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Tuesday, April 14, 2015

The love of high heels: Altocalciphilia





The allure of high heels to the altocalciphile is overpowering. Subconsciously this may relate to a primal instinct to identify lame prey. Throughout recorded history limping has been seen both as a physical weakness as well as a sexually attractive impediment. Wearing high heeled shoes can accentuate the limping characteristics in a very tantalising way, such as a Trendelenberg gait(i.e. one hip hiked higher than the other). Actress Marilyn Monroe used this to exquisite effect in the 50s with her stiletto heels (reputedly with one shoe heel higher than the other).



Wearing very high heels affects deportment by moving forward the position of the body’s centre of mass. In women the resulting spinal postural curvature pushes the breasts out, pulls in the buttocks, and gives a gluteal swing during walking as the hips move up and down. Wearing heels elongates the legs giving the outward appearance of shapelier calves, ankles and foot arches. High heels are also thought to place the female pelvis in a precoital position.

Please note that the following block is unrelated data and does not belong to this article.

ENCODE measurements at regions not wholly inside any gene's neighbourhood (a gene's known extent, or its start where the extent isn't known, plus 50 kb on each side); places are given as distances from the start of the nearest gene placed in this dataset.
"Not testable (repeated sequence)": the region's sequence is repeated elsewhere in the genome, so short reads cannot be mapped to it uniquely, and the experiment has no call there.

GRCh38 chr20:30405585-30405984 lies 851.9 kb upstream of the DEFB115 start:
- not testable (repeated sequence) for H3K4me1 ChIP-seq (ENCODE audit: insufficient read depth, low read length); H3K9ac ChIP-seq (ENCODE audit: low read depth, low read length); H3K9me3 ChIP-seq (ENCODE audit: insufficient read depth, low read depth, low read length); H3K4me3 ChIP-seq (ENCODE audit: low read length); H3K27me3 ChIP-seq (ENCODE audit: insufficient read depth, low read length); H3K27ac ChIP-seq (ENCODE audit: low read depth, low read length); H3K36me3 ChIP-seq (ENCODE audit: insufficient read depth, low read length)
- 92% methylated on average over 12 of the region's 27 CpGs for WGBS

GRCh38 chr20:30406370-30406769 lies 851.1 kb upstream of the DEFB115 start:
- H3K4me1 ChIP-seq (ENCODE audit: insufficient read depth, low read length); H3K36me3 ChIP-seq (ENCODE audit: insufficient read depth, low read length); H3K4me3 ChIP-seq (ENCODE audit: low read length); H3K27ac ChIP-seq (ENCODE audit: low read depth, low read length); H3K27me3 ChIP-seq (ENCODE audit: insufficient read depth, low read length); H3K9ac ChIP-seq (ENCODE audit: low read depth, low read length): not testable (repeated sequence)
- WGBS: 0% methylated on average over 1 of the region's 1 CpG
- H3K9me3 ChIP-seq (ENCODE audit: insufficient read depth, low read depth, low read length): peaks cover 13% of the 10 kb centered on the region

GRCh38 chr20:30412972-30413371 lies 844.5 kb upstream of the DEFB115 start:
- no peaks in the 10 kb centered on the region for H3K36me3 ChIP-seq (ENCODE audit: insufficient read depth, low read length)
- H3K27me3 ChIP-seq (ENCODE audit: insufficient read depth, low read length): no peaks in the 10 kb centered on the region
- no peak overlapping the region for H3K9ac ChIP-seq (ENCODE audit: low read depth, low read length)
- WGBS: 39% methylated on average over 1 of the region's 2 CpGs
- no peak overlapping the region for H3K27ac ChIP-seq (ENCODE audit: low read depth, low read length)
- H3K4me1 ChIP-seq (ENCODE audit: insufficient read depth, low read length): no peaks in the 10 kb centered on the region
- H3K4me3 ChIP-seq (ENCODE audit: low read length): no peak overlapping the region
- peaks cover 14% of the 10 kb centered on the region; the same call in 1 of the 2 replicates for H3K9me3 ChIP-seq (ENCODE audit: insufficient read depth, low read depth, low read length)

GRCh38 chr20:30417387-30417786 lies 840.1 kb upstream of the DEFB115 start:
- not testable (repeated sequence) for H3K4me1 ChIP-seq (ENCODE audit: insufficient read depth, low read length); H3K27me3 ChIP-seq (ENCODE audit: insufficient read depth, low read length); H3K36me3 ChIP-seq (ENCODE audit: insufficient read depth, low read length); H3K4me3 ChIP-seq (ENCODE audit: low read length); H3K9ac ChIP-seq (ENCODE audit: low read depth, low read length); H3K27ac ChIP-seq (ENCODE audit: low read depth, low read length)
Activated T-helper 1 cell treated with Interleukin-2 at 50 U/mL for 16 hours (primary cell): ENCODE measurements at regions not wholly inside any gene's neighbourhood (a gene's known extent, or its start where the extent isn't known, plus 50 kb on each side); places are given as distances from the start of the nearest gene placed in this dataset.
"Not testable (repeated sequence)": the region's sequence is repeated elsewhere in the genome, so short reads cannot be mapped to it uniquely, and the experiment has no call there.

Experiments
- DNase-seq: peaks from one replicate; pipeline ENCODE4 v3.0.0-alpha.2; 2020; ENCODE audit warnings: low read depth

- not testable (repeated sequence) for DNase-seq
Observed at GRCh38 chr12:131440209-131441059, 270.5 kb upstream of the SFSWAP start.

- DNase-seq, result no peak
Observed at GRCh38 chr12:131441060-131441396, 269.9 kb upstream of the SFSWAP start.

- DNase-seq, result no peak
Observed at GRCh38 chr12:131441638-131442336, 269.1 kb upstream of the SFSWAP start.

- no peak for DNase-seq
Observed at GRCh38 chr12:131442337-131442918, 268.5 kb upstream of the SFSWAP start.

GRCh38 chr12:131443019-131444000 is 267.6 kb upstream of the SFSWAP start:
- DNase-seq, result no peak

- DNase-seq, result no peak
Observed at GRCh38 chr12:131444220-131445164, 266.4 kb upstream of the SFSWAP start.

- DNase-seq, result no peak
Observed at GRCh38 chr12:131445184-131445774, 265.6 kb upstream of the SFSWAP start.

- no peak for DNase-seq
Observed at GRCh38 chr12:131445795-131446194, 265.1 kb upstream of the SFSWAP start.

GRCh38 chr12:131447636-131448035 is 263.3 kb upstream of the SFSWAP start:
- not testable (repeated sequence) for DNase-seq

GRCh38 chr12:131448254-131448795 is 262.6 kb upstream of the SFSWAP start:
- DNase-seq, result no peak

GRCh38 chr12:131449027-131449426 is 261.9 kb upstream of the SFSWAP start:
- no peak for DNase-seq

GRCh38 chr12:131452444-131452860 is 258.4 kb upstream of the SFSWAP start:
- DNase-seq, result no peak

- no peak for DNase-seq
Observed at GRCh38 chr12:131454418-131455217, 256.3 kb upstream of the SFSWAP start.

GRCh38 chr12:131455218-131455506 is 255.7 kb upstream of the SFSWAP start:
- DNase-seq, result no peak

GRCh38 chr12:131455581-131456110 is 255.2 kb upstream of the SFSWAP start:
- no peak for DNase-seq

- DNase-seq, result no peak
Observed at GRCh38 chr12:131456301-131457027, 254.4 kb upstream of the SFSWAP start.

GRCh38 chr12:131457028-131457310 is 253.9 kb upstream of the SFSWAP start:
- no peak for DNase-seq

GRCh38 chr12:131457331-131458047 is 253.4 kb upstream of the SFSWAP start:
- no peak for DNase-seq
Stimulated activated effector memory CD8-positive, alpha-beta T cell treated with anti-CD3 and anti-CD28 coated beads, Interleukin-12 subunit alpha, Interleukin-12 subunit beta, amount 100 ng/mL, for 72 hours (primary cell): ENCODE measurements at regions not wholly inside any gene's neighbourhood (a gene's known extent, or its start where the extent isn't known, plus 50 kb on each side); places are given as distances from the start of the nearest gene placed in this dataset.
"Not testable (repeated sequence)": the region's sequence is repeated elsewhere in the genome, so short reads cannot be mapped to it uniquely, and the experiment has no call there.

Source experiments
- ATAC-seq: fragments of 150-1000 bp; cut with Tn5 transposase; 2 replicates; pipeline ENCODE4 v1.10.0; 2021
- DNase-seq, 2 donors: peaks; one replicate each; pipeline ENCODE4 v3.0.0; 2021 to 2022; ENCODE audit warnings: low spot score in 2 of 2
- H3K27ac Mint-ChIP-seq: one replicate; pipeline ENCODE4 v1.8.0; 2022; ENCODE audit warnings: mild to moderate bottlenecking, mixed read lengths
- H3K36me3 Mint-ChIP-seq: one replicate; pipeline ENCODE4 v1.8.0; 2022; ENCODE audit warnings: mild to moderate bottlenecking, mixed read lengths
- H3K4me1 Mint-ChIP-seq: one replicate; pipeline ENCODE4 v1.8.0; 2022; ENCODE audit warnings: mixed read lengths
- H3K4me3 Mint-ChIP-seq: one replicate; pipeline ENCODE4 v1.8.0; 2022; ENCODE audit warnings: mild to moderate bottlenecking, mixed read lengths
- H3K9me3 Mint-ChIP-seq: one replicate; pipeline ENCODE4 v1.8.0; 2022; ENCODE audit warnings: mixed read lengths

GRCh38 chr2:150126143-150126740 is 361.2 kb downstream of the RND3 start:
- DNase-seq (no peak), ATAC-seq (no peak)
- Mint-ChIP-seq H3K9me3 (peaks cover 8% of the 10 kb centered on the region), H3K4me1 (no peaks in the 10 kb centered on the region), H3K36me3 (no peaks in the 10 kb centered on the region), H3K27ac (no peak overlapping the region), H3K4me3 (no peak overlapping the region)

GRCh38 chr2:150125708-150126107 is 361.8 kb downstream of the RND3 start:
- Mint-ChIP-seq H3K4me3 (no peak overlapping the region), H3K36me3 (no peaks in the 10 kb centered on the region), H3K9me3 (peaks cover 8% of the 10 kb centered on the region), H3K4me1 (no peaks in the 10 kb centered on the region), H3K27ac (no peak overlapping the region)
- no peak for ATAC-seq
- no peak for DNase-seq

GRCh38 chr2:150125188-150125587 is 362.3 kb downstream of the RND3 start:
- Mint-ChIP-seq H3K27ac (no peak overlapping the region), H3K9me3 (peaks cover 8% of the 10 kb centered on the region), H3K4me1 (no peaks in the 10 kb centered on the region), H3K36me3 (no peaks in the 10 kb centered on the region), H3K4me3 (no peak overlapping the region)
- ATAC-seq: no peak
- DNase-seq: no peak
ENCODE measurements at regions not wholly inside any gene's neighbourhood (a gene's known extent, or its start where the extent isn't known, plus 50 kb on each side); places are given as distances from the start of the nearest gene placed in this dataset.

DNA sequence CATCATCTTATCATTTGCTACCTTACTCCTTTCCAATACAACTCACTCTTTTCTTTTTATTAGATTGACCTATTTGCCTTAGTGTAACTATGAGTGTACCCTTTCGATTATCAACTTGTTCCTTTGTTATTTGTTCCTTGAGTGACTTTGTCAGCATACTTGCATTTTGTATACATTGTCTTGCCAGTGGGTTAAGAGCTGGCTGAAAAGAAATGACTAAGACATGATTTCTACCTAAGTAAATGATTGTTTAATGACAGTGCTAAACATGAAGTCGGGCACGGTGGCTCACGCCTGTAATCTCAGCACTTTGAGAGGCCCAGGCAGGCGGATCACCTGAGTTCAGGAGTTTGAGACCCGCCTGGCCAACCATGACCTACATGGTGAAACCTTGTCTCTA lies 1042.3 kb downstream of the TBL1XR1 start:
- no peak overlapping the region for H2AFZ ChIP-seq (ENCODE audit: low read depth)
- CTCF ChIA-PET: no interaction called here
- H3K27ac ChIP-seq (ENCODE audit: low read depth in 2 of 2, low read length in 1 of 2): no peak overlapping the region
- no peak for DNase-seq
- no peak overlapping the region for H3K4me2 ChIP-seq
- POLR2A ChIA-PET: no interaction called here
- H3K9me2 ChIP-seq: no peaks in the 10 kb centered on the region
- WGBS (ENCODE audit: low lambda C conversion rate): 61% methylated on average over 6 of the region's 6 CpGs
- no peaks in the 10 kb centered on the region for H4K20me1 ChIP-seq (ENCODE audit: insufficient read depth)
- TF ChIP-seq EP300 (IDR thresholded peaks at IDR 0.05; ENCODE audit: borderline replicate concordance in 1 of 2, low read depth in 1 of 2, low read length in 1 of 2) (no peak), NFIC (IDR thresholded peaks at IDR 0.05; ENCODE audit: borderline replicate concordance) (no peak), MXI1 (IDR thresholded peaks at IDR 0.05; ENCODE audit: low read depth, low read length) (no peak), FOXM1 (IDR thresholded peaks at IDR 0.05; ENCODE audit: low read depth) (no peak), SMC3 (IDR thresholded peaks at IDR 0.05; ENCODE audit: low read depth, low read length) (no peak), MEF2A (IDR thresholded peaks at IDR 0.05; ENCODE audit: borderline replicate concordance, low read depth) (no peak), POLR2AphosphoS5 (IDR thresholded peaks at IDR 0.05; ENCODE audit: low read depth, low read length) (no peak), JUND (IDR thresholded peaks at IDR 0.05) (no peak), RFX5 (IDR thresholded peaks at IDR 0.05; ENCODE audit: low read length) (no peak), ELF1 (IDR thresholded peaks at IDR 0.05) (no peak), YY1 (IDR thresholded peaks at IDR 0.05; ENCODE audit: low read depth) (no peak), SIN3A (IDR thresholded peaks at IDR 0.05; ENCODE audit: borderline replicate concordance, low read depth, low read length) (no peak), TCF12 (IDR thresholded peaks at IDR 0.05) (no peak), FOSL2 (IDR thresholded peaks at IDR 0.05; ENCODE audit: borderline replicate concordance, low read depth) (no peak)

Whether or not this is true, the idea by itself, may cause arousal. Long legs are thought to give a strong arousal signal (Lloyd-Elliott, 2006). Men may be attracted to women in heels because it appeals to their superior nature seeing a member of the opposite sex vulnerable. This may present them with the driving need to act as a protector or predator.



High heeled shoes for women are however a comparatively recent costume innovation and prior to these men wore heeled shoes and dressed as peacocks. In European courts during the Middle Ages it was normal for only the high aristocracy to be fashion doyennes. The King and immediate family were particularly the focus for fashion and hence it may be seeing the male Regent dressed in heels had the same effect.



Today, heeled shoes are very much part of the bondage ritual (Rossi,1997) and sado-masochists maybe attracted to the perceived pain associated with wearing high-heeled shoes.

Exhibition

Standing Tall: A Curious History of Men in Heels Bata Shoe Museum Toronto.

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